U.S. Agriculture Secretary Tom Vilsack is telling farmers to be patient while his office hammers out a major trade deal with a group of Asian countries, called the Trans-Pacific Partnership (TPP).
Agricultural exports are already at record highs and the export market is crucial for many Midwest farmers, particularly those who plant soybeans, wheat and corn. But USDA officials say the U.S. could be doing even more with the help of the TPP.
They’re trying to open up markets in Japan, Singapore, Malaysia and Vietnam by cutting tariffs and adjusting certain sanitary standards. Mexico, Canada, Chile and Mexico are also involved in negotiations.
The Obama administration entered TPP talks in 2009. Since that time, 19 formal rounds of negotiations have been held around the globe.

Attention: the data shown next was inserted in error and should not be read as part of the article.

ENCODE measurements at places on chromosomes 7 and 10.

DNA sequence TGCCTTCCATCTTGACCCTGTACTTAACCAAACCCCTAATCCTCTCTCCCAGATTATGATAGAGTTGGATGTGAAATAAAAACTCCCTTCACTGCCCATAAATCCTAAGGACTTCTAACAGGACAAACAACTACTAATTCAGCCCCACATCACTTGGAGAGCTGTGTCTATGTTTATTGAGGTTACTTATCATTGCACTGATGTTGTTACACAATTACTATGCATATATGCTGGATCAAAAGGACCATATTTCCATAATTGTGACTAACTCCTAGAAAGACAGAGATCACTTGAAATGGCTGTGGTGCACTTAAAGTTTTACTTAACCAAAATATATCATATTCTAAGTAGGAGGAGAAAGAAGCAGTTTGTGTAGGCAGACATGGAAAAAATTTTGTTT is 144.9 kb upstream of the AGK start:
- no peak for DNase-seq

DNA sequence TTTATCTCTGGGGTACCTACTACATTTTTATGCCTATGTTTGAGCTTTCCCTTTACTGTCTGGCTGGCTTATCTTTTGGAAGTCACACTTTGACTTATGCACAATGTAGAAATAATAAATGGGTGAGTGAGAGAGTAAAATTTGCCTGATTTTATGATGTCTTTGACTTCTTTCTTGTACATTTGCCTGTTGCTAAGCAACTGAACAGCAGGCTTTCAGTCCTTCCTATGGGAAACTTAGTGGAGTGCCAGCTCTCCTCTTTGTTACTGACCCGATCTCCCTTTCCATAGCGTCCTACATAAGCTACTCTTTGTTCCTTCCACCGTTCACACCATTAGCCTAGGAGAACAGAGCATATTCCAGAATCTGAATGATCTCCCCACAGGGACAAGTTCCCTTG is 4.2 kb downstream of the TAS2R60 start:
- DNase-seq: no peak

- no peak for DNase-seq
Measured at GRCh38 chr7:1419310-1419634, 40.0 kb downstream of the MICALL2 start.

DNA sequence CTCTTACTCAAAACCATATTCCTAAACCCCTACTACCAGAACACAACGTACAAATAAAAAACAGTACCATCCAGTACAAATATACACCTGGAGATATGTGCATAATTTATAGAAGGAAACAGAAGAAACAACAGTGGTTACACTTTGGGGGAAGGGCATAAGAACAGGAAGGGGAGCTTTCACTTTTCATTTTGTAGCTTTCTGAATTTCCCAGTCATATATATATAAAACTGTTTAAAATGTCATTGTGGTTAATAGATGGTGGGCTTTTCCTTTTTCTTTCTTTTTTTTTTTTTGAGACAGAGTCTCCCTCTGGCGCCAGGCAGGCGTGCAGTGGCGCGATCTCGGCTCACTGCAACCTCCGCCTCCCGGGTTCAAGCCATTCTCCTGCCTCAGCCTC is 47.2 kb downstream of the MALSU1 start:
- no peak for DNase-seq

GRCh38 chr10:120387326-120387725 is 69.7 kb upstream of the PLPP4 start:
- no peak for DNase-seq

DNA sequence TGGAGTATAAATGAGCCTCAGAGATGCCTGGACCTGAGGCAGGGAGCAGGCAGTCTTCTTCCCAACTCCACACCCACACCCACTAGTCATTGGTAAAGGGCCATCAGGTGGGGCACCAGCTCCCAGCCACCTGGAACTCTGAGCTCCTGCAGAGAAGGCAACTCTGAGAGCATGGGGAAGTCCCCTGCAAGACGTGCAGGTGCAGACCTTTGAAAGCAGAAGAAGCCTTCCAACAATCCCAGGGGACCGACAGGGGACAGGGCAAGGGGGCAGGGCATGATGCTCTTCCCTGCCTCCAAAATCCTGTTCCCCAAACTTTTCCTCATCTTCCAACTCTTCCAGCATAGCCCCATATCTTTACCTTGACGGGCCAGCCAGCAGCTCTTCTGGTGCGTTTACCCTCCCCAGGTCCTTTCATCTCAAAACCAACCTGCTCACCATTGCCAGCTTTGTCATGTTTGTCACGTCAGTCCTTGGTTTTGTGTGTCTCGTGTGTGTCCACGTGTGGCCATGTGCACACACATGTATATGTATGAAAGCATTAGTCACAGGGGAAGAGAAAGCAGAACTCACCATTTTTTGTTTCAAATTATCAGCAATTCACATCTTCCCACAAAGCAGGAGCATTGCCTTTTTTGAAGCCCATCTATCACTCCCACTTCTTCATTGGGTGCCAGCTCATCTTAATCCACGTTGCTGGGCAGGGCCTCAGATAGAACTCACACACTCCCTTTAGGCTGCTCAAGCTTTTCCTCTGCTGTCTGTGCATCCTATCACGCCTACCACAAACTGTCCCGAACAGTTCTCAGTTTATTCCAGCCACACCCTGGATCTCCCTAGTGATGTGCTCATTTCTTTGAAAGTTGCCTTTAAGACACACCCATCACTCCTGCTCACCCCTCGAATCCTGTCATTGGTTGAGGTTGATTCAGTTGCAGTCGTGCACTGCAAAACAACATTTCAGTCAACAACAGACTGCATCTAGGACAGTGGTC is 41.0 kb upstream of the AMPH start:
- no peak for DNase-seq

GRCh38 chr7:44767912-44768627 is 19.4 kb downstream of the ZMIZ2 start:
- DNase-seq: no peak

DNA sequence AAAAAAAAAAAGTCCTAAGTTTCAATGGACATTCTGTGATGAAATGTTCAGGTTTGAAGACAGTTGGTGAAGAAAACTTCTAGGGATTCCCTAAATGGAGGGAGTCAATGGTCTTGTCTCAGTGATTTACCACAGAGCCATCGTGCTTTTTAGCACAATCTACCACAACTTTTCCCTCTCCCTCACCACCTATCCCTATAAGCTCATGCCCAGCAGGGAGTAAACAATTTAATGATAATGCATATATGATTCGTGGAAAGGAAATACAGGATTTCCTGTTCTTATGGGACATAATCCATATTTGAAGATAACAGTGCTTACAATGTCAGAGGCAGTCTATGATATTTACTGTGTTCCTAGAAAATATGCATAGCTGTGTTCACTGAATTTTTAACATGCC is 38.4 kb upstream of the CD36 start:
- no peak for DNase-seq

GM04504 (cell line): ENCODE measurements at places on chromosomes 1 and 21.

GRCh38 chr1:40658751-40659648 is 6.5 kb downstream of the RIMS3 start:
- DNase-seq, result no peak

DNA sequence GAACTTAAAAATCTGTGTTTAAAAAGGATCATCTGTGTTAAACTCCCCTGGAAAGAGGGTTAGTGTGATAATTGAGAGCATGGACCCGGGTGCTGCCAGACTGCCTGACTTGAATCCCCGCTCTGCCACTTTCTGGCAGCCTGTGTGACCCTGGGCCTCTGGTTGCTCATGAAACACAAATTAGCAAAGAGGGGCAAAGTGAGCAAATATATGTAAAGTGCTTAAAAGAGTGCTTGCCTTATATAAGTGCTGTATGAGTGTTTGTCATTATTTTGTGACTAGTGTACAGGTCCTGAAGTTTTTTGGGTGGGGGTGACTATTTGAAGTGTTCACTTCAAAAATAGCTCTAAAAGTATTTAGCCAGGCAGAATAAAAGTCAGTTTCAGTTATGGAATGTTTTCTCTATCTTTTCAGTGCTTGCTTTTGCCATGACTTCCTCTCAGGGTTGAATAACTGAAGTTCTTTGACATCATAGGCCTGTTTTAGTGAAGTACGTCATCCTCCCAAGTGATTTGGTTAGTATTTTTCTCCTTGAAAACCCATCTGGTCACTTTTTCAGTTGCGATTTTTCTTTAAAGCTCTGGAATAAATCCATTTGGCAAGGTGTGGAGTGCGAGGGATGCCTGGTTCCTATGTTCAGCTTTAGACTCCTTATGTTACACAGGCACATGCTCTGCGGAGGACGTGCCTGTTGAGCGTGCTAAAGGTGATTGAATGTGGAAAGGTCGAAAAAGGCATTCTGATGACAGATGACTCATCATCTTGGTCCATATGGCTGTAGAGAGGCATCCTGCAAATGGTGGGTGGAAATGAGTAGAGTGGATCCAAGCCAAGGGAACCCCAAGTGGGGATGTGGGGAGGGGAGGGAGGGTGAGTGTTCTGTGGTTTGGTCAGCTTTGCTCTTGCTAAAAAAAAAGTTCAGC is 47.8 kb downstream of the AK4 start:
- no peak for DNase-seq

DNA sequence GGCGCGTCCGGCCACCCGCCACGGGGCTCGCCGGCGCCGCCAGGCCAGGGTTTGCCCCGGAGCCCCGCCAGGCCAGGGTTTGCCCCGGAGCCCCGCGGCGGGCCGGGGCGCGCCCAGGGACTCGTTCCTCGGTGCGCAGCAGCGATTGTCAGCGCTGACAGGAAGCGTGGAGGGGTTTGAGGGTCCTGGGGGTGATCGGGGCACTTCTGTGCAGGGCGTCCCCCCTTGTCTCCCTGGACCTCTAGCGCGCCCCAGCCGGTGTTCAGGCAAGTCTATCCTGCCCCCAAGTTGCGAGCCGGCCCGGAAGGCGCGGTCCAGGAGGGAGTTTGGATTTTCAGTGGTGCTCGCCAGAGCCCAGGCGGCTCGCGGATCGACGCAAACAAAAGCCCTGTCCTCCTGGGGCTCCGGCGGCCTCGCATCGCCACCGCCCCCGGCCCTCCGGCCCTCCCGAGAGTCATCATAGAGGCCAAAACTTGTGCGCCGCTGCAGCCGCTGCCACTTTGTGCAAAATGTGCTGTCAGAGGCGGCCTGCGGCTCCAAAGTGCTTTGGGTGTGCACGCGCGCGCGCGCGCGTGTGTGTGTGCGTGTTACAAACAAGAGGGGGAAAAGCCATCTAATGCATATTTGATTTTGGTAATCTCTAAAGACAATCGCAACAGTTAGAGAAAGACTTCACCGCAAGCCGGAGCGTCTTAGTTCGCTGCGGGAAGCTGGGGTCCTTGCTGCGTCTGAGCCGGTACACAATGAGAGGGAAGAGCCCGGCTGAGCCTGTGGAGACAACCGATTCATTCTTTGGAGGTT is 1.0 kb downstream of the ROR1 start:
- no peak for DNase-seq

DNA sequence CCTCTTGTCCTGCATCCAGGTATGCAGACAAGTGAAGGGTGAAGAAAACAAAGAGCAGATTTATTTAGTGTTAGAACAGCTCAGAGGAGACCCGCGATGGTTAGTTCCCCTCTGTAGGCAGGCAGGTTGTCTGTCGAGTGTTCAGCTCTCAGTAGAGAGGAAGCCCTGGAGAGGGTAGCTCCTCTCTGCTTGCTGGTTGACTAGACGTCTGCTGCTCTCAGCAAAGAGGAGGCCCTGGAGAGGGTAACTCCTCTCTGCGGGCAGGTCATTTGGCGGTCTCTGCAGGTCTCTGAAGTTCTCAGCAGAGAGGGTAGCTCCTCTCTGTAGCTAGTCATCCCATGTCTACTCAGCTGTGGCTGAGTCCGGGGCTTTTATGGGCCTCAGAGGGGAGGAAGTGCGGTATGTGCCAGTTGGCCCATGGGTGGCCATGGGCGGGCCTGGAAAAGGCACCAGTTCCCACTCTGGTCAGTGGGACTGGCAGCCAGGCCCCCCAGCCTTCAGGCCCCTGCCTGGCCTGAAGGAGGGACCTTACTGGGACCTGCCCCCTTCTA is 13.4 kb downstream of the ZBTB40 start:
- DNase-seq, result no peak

“American farmers and ranchers simply want a level playing field,” Vilsack said. “They don’t want high tariffs. They don’t want barriers. Because we are confident that given a level playing field we will be able to effectively compete.”
But while Vilsack and the Office of the U.S. Trade Representative tout the deal’s potential benefits, it still has its high-profile detractors. Political theorist Noam Chomsky has blasted both the theory behind the TPP and the secrecy that shrouds the negotiations. Even celebrities like Sean Penn and Gwyneth Paltrow have weighed in on TPP, pleading with Obama not to agree to any deal with Japan until they ban dolphin slaughter.
Vilsack says negotiations are ongoing. The countries were supposed to ink a compromise late last year, but several sticking points, the high tariffs among them, have kept a final deal from coming together.